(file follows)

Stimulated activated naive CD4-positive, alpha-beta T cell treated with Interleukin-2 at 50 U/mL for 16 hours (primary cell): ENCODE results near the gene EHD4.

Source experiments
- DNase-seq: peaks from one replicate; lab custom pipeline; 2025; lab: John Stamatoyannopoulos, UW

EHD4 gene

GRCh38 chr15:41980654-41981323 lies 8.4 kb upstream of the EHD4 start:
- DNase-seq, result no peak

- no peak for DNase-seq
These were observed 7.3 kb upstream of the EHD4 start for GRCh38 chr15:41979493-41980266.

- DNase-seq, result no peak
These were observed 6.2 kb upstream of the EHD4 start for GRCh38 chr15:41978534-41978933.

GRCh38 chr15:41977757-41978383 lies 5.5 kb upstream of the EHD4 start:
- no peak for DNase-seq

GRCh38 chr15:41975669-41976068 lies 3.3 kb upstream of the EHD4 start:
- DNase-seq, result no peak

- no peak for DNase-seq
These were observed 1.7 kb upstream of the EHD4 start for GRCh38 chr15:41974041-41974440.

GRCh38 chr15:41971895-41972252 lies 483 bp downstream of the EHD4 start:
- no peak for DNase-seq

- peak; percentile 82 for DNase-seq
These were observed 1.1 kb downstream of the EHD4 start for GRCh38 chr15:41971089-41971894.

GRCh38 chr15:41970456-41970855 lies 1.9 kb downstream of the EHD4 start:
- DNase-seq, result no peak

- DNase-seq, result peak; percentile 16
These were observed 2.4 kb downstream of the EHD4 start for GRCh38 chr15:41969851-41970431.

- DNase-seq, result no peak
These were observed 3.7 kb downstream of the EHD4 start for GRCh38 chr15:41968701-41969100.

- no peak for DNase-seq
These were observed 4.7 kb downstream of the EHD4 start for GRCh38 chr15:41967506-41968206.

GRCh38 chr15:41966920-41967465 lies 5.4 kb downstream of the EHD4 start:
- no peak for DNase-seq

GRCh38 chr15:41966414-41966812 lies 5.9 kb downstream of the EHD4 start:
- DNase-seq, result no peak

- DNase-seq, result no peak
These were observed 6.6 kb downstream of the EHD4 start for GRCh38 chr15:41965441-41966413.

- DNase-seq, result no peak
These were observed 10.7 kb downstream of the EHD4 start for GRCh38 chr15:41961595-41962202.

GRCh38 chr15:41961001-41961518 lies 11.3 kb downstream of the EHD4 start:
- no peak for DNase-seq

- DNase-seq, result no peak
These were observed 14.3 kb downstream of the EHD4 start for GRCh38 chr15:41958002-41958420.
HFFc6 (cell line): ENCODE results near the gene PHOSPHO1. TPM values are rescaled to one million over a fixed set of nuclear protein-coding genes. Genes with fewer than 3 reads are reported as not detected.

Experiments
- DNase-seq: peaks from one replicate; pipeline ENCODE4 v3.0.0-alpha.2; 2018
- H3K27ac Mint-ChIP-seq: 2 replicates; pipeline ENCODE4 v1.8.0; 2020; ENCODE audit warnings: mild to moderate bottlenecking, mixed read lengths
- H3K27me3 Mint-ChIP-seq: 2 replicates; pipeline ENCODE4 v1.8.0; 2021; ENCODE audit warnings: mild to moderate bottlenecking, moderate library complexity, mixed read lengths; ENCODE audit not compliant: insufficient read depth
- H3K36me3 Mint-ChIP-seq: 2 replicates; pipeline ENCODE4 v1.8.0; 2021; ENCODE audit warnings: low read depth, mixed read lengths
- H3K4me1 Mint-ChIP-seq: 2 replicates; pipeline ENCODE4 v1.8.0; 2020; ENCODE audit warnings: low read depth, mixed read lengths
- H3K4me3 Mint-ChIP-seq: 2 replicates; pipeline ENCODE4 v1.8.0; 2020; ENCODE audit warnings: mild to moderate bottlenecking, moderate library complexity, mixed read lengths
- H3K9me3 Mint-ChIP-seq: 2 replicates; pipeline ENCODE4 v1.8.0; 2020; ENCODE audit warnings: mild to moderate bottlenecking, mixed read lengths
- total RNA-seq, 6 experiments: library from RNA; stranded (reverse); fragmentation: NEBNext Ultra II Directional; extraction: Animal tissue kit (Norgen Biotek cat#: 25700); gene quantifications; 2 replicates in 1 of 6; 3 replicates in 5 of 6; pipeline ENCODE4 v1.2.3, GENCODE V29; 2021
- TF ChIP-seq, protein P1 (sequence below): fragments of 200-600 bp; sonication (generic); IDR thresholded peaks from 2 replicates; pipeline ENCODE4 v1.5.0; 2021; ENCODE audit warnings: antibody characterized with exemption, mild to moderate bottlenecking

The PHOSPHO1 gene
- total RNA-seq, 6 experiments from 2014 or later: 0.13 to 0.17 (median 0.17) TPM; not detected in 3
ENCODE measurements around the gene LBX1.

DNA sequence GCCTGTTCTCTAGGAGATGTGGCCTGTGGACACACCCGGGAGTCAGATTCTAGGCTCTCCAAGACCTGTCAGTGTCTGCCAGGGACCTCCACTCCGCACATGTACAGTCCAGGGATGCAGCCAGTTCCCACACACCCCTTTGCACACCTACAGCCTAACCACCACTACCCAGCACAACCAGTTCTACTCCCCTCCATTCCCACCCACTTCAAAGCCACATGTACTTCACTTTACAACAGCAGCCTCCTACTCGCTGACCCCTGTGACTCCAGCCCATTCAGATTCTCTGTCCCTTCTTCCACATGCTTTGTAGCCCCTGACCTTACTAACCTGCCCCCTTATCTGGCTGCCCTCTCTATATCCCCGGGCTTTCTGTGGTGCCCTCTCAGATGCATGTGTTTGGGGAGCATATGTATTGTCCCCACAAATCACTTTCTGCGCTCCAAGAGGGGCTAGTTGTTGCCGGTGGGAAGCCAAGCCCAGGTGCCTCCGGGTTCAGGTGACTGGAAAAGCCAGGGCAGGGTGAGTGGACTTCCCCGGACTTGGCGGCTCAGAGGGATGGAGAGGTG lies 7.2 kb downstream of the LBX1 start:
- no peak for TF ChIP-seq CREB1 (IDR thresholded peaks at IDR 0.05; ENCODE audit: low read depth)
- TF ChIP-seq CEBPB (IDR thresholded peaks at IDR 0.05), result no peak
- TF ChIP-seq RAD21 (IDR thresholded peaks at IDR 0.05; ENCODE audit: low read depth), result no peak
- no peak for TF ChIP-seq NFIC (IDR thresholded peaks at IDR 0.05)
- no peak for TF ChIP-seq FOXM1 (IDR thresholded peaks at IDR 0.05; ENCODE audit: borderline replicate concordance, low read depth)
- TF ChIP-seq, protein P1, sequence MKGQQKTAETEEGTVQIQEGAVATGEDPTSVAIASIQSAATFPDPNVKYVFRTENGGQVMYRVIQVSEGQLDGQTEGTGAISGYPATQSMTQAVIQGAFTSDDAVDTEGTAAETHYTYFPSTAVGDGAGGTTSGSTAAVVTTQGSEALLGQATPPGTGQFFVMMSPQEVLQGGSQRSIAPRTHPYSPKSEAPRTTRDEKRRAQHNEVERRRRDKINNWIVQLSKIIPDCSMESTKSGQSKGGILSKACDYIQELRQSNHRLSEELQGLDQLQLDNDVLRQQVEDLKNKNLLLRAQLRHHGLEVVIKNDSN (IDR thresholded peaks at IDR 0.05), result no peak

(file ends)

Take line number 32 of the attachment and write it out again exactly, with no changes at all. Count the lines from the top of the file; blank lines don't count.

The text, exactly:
- DNase-seq, result no peak